For moderns – for us – there is something illicit, it seems, about wasted time, the empty hours of contemplation when a thought unfurls, figures of speech budding and blossoming, articulation drifting like spent petals onto the dark table we all once gathered around to talk and talk, letting time get the better of us. Just taking our time, as we say. That is, letting time take us.
Modern? Me? Hardly, Ms Hampl. (For the record that’s from page eight, not one. It takes her eight pages to get to there. Not that I’m impatient or bored or counting pages or anything.) From page eight she goes on to explain why I do fall squarely in the category of post-modern, like it or not. How our ways of thinking and looking and even creating are different now. I’d like to read to you pages eight through twelve, but that would take too long. Unfortunate because I’m not good at synopsis and a thumbnail sketch can only hint at the full beauty of a painting. Ah, but had we world enough and time…
It’s a journey. Hampl takes us through convents, art museums and the artist’s studio, into the seraglio, from Chicago to Africa, to Nice and Vence, and, finally, into Matisse’s Chapel of the Rosary there – another convent. It’s about art. The art of painting, capturing essence on canvas with line, the art of leisure – and it is an art, the leisure required to create, the leisure required to see. And it’s about the desire for a calling, a passion, a “private endeavor” as Hampl calls it. A search for the sublime. (less)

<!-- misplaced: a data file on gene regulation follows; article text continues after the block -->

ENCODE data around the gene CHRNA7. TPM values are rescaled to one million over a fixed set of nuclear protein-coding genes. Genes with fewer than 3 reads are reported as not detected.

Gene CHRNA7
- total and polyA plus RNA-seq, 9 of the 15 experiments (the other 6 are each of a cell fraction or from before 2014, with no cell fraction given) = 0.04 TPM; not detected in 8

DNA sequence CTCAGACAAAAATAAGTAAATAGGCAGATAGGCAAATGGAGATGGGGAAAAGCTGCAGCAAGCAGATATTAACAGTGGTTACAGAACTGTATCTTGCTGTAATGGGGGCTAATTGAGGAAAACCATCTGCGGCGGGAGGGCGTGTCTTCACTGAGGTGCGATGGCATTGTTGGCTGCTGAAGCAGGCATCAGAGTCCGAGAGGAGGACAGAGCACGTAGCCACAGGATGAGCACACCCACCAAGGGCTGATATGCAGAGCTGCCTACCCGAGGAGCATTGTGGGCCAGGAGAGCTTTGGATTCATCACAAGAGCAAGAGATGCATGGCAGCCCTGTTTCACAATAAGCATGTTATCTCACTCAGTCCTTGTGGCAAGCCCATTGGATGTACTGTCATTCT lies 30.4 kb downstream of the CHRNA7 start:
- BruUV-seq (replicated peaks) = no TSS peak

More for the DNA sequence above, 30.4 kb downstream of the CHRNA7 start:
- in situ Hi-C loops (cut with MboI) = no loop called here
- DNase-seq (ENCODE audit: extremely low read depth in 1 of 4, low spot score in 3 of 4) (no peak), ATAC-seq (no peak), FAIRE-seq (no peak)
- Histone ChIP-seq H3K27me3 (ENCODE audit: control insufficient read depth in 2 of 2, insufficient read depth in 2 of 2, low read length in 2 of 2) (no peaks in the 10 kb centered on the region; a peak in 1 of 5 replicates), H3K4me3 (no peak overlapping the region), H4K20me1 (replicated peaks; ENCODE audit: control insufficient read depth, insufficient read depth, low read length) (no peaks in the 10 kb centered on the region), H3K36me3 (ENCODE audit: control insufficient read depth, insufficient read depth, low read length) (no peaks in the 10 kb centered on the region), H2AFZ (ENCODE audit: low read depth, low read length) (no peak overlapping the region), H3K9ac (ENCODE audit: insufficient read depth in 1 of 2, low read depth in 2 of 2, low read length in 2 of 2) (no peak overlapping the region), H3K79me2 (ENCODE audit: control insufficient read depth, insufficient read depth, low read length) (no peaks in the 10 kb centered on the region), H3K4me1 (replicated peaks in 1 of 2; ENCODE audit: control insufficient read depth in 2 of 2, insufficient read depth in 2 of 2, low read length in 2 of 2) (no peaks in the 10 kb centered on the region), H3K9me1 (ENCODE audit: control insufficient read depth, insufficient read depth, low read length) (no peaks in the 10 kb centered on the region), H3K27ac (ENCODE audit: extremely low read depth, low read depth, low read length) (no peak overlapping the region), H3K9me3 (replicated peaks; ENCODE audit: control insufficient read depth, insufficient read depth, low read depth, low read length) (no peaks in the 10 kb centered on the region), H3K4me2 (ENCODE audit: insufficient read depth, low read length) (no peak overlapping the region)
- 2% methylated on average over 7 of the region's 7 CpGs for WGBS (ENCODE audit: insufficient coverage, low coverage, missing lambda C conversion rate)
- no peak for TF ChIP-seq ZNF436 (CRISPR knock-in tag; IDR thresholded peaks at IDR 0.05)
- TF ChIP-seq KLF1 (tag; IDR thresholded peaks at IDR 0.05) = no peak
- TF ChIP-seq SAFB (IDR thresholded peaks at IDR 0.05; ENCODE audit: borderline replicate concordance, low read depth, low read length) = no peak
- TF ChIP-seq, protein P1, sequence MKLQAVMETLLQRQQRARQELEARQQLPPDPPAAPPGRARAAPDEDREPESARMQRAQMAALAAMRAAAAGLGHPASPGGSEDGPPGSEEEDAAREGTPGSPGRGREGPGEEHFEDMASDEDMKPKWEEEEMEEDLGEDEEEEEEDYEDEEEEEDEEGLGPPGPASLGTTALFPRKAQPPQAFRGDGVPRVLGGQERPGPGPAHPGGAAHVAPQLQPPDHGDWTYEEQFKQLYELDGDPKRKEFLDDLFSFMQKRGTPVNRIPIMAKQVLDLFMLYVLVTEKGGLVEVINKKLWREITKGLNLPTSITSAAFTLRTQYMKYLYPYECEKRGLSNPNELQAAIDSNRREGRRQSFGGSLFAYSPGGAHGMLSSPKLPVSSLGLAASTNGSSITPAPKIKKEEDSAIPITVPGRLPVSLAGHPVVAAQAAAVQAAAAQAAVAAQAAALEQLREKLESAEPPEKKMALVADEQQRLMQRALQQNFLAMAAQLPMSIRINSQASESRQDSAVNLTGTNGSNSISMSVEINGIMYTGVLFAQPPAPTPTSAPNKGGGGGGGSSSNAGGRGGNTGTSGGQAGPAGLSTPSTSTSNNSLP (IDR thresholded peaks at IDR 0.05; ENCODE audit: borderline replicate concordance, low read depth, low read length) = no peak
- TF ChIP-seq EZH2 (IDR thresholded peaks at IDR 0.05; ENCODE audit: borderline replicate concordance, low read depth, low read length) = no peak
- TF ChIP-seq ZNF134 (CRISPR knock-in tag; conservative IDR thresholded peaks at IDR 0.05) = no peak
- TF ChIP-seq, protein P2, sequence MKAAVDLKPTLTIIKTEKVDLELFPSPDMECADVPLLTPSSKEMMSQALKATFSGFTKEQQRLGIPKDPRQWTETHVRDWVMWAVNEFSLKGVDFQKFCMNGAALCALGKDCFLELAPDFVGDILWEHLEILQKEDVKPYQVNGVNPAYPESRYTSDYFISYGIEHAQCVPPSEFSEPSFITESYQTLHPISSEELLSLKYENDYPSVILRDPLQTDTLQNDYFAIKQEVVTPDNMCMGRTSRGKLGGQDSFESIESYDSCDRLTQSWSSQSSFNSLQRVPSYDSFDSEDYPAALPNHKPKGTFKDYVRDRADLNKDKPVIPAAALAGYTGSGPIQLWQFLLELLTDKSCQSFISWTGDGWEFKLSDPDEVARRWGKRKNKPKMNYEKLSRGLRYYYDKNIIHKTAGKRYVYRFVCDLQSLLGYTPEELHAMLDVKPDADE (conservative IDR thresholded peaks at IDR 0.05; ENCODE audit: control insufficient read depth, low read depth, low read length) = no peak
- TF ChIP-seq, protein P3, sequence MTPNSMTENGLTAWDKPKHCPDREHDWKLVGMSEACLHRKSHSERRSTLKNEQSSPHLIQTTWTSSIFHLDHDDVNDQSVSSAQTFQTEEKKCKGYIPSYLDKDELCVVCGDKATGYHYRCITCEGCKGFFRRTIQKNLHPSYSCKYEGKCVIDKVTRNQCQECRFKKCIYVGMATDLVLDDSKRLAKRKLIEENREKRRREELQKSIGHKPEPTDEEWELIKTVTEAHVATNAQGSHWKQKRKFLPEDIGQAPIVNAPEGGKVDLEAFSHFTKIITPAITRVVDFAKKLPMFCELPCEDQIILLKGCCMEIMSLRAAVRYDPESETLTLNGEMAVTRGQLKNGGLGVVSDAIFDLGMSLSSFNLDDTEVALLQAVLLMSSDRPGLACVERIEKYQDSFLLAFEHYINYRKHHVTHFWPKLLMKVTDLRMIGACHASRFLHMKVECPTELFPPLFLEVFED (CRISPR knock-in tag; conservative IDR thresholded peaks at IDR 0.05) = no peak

I. Nunc, et in hora mortis nostrae. Now, and in the hour of our death. Amen.
Thus begins Lampedusa’s masterpiece, his paean to death. Sensuous, insight...moreI. Nunc, et in hora mortis nostrae. Now, and in the hour of our death. Amen.
Thus begins Lampedusa’s masterpiece, his paean to death. Sensuous, insightful, subtle, The Leopard is a work of absolute beauty.